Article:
The National Parks, by Dayton Duncan and Ken Burns
    This is a behind-the-scenes look at the PBS special that celebrates Acadia, Denali, the Everglades and more national treasures, as well as a lavish visual history of the parks themselves. With the same democratic spirit as the TV series, this is a book for everyone.

    Paris in Color, by Nichole Robertson
    Bleu, rouge, vert, gris, noir! They’re all found in Paris. Take a colorful tour of artists’ favorite city. Organized by color, this book is sure to have you seeing even your own neighborhood with new eyes!

    Treasured Lands, by Q.T. Luong
    Having logged over 300 trips to the national parks, Luong is an expert on capturing their beauty and majesty. This collection of hundreds of photographs includes captions that explain his process and vision for protecting this magnificent land.

    This Land, by Jack Spencer
    Inspired by the attacks on September 11th, Spencer committed to creating a portrait of America. The project took him to churches, monuments, and the vast landscapes this country is known for. The resulting variety represents the diversity and wonder that is found here.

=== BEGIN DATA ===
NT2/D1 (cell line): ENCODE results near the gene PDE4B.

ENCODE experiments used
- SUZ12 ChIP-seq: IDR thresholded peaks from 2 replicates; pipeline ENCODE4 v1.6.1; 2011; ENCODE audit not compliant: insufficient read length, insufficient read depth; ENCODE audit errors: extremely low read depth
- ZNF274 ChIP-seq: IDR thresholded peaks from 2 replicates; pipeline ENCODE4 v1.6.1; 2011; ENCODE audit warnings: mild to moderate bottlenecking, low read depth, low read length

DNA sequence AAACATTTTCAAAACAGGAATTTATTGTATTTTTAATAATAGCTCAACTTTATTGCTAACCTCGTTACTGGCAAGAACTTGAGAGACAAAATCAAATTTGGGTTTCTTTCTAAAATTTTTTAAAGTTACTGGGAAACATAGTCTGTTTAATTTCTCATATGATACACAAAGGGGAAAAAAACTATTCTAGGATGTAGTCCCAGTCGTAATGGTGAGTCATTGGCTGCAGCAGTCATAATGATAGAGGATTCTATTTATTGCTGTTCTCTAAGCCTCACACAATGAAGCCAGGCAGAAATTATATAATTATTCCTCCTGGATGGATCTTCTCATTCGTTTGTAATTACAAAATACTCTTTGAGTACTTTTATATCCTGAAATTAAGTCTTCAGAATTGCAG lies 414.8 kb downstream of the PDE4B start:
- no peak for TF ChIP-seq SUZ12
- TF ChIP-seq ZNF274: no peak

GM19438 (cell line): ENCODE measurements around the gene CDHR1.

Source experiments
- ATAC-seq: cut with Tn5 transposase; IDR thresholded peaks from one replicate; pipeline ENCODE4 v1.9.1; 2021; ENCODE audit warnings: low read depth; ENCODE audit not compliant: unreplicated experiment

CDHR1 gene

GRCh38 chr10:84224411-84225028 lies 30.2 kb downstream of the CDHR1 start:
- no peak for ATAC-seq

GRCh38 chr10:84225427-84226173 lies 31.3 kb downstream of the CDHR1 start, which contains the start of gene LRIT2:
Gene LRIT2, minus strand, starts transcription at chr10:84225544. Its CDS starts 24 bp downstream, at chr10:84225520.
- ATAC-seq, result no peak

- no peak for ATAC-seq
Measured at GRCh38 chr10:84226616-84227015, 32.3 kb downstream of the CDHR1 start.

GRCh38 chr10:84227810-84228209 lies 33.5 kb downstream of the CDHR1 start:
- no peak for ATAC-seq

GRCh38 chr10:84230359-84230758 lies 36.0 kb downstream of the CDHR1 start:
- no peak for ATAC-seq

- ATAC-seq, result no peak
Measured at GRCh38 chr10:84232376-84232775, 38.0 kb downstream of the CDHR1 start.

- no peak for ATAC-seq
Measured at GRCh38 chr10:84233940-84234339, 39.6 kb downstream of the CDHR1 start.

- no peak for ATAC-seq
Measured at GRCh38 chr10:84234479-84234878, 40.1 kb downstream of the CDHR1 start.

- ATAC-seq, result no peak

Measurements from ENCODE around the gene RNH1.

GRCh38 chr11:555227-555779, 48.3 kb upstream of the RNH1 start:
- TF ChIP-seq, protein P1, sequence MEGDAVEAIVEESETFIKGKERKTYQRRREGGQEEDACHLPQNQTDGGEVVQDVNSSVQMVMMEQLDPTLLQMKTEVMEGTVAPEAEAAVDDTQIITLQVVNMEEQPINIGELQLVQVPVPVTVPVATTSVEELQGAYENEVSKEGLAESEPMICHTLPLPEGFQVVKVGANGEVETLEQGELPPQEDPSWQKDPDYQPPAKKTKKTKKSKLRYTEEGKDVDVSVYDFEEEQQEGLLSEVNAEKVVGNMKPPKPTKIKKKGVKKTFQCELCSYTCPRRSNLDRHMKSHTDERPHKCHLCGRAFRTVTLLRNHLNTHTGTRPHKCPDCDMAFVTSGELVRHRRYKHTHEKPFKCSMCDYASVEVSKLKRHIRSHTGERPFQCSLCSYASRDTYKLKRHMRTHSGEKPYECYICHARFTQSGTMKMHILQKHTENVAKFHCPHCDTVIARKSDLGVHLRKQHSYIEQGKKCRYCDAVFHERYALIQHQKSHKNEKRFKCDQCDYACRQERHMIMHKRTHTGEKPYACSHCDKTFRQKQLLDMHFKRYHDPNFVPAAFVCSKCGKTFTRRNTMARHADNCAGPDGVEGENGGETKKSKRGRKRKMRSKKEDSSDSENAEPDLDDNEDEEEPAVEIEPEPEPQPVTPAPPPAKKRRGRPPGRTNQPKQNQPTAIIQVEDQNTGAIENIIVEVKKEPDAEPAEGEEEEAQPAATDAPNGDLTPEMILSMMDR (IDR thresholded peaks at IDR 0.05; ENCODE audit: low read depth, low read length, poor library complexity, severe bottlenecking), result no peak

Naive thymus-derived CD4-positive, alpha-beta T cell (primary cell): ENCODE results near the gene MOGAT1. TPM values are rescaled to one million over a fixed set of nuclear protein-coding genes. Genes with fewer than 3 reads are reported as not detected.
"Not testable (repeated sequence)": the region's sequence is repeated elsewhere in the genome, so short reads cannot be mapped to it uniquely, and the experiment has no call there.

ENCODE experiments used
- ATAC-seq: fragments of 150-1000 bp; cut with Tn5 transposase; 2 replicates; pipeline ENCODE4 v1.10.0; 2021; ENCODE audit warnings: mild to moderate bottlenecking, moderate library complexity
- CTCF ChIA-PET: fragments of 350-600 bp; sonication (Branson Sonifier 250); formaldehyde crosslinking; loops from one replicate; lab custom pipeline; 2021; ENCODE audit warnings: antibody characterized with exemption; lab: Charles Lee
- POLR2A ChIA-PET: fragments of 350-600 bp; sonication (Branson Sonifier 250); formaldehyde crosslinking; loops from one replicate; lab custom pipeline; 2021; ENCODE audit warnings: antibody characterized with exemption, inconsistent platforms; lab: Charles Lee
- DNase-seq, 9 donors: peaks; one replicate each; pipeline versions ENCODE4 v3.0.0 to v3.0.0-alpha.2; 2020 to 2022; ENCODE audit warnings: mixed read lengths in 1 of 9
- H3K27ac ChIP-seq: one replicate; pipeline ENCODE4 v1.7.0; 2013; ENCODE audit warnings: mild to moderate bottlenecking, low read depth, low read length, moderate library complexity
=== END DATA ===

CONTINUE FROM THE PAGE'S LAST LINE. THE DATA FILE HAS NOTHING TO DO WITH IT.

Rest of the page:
Abandoned Places, by Kieron Connolly
    There’s something magnetic about images of ghost towns, rusty amusement parks, and abandoned hospitals. Both haunting and peaceful, they each tell a story, and Connolly’s more than 200 photographs are exceptional examples of the genre.

    Castles from the Air, by Giampiero Gianazza
    Often a favorite on any itinerary, castles represent our ability to create great things: community, architecture, and history. This book presents these ancient buildings with a fresh aerial perspective that will leave you eager to roam the real thing and admire their ingenuity and grace in person.

    Overview, by Benjamin Grant
    Using satellite images to make the astronaut perspective available to Earthbound armchair travelers, this collection of over 200 images reveals our planet in ways we’ve never seen before. Distant views of familiar buildings, landscapes, and more are sure to inspire you to see the world with new eyes, wherever you go.

    Bridges, by David Plowden